One giant consumer nightmare,
One immense tourist trap,
One magnificent collection of museums,
The city a museum, for all practical purposes,
with endless costs: a capitalist paradise.
A place of a million trains and buses,
coordinated, to run on-time, through
an infinity of tour guides,
and exquisite boutique shops for wealthy women,
to prostitute their gorgeous ignorance,
to their lives of lavish infinite emptiness.
And a place where only a few,
seem conscious of the planetary threat,
and struggle against the unconsciousness
of the many.
Yet the people of France,
unlike those of the US,
talk critically of their leaders,
revering their rebels and critics.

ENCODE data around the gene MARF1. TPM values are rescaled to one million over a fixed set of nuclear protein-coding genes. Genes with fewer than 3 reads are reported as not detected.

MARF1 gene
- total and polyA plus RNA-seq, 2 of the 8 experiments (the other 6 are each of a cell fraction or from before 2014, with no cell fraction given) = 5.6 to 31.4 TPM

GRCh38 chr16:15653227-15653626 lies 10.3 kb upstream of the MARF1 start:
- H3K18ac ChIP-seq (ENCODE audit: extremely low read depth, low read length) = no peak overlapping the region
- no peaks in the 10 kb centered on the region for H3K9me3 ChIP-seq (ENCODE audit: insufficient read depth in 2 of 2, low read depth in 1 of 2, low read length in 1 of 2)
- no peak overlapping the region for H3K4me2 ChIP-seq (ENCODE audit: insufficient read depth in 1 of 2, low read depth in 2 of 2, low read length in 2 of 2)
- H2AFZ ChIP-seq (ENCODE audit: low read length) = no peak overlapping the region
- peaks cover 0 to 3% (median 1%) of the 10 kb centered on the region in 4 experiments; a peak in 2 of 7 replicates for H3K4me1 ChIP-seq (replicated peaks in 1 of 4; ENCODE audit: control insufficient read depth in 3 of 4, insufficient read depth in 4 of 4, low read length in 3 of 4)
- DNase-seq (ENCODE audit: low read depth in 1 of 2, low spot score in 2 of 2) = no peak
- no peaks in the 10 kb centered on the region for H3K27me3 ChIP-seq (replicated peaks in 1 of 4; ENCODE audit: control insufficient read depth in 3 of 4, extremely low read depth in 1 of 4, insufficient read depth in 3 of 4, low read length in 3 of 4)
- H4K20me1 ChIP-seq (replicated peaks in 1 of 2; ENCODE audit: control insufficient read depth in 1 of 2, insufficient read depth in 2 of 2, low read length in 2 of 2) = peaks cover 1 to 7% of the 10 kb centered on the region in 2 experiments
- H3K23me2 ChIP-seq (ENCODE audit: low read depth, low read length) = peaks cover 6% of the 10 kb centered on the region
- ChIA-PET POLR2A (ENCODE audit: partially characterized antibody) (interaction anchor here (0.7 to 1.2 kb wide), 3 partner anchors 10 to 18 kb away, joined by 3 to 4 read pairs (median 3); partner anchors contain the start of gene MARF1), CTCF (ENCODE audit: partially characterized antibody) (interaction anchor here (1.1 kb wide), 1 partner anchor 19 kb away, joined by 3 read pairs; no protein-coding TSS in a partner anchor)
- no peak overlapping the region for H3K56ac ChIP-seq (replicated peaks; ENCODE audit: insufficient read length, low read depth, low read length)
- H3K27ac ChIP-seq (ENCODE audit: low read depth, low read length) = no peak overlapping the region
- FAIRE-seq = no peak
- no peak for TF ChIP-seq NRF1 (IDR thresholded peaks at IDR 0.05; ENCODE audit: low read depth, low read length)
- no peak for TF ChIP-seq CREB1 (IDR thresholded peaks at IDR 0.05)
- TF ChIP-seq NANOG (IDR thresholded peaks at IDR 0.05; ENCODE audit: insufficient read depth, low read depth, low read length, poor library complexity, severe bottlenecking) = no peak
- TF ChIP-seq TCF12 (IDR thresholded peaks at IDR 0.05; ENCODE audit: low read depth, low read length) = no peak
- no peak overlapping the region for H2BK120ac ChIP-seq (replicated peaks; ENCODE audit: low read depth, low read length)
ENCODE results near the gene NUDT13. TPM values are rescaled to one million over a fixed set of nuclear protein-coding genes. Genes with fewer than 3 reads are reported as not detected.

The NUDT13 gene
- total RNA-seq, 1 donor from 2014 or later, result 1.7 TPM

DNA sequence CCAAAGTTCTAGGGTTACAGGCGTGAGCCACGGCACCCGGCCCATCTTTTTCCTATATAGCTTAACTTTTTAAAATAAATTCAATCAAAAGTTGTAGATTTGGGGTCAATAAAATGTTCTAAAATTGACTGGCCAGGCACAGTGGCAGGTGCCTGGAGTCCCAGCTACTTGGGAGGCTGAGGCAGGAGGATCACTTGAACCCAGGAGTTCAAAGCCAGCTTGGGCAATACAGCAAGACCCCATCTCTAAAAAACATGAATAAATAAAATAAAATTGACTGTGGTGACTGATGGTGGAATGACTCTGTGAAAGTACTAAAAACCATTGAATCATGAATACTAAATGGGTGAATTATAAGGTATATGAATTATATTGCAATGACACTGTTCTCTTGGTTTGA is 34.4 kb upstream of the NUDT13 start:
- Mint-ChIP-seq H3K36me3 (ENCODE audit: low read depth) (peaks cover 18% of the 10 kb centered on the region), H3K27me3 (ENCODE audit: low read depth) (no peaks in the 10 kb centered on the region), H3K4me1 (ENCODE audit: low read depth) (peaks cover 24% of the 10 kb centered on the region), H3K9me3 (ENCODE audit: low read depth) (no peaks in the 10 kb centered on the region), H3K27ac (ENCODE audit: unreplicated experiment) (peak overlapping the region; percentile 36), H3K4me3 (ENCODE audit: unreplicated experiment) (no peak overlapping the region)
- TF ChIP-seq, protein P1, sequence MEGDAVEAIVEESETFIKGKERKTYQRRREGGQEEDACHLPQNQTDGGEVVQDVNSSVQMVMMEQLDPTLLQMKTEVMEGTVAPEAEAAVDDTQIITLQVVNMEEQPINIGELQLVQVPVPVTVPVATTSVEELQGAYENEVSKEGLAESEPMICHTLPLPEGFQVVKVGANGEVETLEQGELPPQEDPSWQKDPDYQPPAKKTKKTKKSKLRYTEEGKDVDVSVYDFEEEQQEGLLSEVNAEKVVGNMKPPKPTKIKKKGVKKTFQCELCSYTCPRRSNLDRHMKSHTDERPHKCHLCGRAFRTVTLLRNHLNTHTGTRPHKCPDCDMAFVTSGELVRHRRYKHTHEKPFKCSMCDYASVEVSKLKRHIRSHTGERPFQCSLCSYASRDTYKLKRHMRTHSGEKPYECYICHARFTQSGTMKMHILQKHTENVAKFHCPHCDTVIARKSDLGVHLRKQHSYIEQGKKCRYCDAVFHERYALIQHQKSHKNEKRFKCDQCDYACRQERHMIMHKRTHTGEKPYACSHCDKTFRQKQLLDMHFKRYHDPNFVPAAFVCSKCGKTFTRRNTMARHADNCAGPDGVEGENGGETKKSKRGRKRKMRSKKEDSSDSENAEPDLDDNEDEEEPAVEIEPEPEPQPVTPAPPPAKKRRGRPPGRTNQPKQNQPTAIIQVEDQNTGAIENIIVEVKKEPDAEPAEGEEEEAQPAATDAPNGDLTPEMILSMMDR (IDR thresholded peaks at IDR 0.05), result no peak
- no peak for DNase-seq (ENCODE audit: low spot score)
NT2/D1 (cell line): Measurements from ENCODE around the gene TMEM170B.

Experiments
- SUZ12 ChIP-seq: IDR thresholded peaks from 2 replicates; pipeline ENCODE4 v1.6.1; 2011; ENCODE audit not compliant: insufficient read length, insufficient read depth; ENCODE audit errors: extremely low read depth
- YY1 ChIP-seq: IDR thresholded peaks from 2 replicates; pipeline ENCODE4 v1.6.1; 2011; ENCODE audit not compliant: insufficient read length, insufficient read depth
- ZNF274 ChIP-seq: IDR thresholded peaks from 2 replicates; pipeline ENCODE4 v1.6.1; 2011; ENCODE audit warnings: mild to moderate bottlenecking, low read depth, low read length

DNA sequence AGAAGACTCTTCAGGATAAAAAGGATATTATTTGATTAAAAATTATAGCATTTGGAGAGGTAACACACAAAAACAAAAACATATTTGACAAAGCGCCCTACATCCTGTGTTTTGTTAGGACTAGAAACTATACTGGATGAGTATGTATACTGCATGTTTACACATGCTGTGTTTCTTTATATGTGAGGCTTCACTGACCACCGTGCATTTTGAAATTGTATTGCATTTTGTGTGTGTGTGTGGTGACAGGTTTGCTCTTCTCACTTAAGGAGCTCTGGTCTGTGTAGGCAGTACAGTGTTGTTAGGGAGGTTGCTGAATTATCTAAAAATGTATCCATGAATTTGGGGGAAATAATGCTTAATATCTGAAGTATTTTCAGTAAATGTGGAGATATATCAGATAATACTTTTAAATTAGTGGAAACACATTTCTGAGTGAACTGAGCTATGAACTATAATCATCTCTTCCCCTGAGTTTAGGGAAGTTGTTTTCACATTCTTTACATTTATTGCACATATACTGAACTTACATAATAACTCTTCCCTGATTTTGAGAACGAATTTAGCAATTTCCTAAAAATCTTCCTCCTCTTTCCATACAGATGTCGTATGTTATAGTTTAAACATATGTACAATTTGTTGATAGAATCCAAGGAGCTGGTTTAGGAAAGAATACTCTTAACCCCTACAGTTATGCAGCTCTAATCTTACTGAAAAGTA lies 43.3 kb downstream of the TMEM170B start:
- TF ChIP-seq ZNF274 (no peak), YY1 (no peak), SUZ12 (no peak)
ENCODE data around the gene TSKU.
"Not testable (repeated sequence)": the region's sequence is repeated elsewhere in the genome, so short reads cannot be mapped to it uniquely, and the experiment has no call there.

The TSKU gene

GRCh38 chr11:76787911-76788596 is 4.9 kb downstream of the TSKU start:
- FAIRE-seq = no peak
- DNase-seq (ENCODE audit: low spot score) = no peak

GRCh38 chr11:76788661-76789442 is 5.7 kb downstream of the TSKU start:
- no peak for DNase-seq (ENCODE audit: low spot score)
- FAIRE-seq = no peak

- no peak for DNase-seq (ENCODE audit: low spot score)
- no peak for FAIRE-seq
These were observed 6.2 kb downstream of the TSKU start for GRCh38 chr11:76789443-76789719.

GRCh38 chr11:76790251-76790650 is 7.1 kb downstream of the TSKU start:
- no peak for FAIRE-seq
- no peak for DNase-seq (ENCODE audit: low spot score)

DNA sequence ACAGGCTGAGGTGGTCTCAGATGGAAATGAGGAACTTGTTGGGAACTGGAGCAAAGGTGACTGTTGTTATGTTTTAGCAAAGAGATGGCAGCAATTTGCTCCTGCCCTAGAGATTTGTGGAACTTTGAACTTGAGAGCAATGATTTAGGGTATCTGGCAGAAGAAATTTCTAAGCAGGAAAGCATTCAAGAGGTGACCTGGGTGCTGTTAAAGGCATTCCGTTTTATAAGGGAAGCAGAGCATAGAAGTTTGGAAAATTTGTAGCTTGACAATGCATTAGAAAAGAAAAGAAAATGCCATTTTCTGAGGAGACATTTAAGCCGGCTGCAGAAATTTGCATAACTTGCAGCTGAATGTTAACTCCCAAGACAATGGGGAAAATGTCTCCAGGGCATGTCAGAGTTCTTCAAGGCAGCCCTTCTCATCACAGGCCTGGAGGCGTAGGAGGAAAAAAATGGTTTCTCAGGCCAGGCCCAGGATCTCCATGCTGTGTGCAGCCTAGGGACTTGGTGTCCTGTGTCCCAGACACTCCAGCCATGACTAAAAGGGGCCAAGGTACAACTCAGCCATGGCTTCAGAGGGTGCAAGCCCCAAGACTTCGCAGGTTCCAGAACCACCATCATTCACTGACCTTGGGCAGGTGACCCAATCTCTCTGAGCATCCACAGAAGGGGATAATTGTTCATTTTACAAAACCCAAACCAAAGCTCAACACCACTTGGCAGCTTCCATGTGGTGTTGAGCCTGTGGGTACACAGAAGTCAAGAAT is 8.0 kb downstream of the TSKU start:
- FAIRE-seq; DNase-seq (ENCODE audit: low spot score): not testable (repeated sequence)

of yesterday and today.
Everyone knows of Albert Camus,
Jean-Paul Sartre, and Simone de Beauvoir.
To them it is an on-going tradition,
in which artists, critics, and rebels
are as much at home,
as the rich, the powerful, and the corrupt.
As we stroll through pleasant, tree-lined parks,
we encounter plaques–
“Here is a collection point, for this district,
where Jews were deported to the camps.”
Is this the ultimate sense of fairness and accommodation?
or is it the consummate bourgeois cooperation?
Rebel and Landlord equally revered–
the good, the bad, and the ugly,
writhe apart, and blend together,
within the endless configurations,
standing like an awkward Eiffel Tower
against this surreal Parisian skyline.
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